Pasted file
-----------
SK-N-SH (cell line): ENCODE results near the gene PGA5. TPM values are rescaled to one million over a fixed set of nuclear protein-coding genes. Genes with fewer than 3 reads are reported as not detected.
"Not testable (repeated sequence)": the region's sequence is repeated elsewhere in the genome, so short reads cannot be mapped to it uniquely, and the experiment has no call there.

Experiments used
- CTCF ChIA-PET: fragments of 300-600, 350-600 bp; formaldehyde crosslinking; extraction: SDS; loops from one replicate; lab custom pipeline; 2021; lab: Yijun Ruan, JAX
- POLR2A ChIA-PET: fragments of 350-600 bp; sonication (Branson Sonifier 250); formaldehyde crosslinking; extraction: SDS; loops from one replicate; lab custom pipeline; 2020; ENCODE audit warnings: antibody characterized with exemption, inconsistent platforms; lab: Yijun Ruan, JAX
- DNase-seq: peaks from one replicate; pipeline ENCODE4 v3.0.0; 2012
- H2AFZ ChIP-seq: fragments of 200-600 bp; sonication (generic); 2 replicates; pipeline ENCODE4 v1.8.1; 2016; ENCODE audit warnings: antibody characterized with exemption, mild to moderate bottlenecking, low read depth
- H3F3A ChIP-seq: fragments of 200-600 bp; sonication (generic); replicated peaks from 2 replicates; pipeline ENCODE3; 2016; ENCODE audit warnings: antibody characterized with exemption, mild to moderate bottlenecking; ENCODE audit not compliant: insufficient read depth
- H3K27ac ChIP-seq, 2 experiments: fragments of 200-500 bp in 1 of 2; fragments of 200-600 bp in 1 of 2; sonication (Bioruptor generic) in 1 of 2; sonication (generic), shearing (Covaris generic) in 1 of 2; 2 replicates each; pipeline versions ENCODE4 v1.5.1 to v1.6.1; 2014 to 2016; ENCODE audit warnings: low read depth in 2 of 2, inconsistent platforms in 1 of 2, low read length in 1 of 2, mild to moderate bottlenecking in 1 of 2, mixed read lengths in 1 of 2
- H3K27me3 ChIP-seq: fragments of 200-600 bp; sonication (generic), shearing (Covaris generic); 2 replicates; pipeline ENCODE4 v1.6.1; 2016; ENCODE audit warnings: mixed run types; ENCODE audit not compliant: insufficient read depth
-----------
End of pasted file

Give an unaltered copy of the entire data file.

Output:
SK-N-SH (cell line): ENCODE results near the gene PGA5. TPM values are rescaled to one million over a fixed set of nuclear protein-coding genes. Genes with fewer than 3 reads are reported as not detected.
"Not testable (repeated sequence)": the region's sequence is repeated elsewhere in the genome, so short reads cannot be mapped to it uniquely, and the experiment has no call there.

Experiments used
- CTCF ChIA-PET: fragments of 300-600, 350-600 bp; formaldehyde crosslinking; extraction: SDS; loops from one replicate; lab custom pipeline; 2021; lab: Yijun Ruan, JAX
- POLR2A ChIA-PET: fragments of 350-600 bp; sonication (Branson Sonifier 250); formaldehyde crosslinking; extraction: SDS; loops from one replicate; lab custom pipeline; 2020; ENCODE audit warnings: antibody characterized with exemption, inconsistent platforms; lab: Yijun Ruan, JAX
- DNase-seq: peaks from one replicate; pipeline ENCODE4 v3.0.0; 2012
- H2AFZ ChIP-seq: fragments of 200-600 bp; sonication (generic); 2 replicates; pipeline ENCODE4 v1.8.1; 2016; ENCODE audit warnings: antibody characterized with exemption, mild to moderate bottlenecking, low read depth
- H3F3A ChIP-seq: fragments of 200-600 bp; sonication (generic); replicated peaks from 2 replicates; pipeline ENCODE3; 2016; ENCODE audit warnings: antibody characterized with exemption, mild to moderate bottlenecking; ENCODE audit not compliant: insufficient read depth
- H3K27ac ChIP-seq, 2 experiments: fragments of 200-500 bp in 1 of 2; fragments of 200-600 bp in 1 of 2; sonication (Bioruptor generic) in 1 of 2; sonication (generic), shearing (Covaris generic) in 1 of 2; 2 replicates each; pipeline versions ENCODE4 v1.5.1 to v1.6.1; 2014 to 2016; ENCODE audit warnings: low read depth in 2 of 2, inconsistent platforms in 1 of 2, low read length in 1 of 2, mild to moderate bottlenecking in 1 of 2, mixed read lengths in 1 of 2
- H3K27me3 ChIP-seq: fragments of 200-600 bp; sonication (generic), shearing (Covaris generic); 2 replicates; pipeline ENCODE4 v1.6.1; 2016; ENCODE audit warnings: mixed run types; ENCODE audit not compliant: insufficient read depth